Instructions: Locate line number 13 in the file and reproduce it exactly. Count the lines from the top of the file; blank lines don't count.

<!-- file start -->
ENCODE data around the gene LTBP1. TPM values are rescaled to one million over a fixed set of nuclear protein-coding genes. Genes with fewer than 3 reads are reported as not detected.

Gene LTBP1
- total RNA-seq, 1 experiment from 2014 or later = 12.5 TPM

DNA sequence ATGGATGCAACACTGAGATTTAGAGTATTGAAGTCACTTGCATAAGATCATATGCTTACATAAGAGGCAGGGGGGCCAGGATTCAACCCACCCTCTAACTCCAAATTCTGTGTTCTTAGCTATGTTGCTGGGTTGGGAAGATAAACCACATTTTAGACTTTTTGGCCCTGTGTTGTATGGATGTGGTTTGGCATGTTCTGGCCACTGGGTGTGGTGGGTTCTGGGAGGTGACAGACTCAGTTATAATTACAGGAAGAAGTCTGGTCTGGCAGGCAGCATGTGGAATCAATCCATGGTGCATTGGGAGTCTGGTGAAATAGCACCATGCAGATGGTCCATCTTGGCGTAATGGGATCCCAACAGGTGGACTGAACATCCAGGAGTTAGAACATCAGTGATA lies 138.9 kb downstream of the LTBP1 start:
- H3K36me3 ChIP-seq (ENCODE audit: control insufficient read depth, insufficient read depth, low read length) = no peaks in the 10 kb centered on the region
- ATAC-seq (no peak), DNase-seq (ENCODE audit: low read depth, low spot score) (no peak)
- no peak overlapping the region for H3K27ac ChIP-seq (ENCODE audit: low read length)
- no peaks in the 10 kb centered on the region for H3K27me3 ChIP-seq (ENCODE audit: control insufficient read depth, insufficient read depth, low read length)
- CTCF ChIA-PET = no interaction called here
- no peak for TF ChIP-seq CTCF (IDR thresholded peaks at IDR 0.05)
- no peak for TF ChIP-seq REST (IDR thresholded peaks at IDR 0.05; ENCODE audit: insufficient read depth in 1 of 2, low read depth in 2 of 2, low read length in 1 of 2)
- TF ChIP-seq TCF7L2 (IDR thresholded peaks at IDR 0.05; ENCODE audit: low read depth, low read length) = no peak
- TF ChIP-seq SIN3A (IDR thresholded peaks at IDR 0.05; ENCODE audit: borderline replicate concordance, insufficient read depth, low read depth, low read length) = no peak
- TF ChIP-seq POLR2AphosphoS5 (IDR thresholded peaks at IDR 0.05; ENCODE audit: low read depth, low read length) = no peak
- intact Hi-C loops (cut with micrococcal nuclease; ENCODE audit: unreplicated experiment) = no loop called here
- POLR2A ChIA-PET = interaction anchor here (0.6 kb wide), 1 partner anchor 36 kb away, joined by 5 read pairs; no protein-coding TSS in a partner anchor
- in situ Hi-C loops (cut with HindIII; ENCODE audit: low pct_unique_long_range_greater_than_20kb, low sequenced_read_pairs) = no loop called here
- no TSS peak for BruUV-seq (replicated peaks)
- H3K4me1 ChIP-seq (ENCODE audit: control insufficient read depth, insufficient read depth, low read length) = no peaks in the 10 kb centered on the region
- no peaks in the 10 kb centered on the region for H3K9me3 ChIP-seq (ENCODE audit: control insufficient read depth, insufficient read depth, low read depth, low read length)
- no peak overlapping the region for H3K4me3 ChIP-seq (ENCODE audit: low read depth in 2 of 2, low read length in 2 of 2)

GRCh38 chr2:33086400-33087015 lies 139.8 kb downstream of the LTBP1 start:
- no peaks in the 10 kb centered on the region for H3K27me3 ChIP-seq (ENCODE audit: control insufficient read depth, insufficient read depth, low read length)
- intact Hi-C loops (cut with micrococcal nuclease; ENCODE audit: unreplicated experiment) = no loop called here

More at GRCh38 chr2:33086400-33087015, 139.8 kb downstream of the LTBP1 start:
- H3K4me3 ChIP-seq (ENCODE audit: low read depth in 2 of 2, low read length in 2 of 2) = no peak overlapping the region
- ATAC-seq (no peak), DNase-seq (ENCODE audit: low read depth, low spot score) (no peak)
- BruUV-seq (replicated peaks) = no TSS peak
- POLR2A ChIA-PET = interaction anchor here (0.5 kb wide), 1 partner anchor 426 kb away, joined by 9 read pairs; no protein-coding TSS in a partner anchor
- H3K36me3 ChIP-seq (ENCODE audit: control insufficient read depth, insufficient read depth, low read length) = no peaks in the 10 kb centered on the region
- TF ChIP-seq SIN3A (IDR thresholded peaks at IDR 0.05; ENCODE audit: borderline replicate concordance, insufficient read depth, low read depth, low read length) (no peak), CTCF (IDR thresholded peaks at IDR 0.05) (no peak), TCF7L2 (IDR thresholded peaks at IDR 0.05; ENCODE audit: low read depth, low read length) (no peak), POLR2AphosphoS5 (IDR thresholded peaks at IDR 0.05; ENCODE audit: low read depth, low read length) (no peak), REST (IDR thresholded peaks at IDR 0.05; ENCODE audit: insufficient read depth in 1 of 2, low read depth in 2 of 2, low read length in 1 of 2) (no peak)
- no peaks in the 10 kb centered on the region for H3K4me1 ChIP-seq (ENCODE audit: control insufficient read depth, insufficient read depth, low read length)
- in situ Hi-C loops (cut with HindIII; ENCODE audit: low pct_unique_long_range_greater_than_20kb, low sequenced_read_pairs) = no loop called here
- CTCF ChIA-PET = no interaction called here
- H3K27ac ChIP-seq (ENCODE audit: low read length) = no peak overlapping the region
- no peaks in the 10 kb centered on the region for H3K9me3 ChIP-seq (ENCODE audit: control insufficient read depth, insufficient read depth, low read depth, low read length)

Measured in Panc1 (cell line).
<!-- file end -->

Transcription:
- TF ChIP-seq SIN3A (IDR thresholded peaks at IDR 0.05; ENCODE audit: borderline replicate concordance, insufficient read depth, low read depth, low read length) = no peak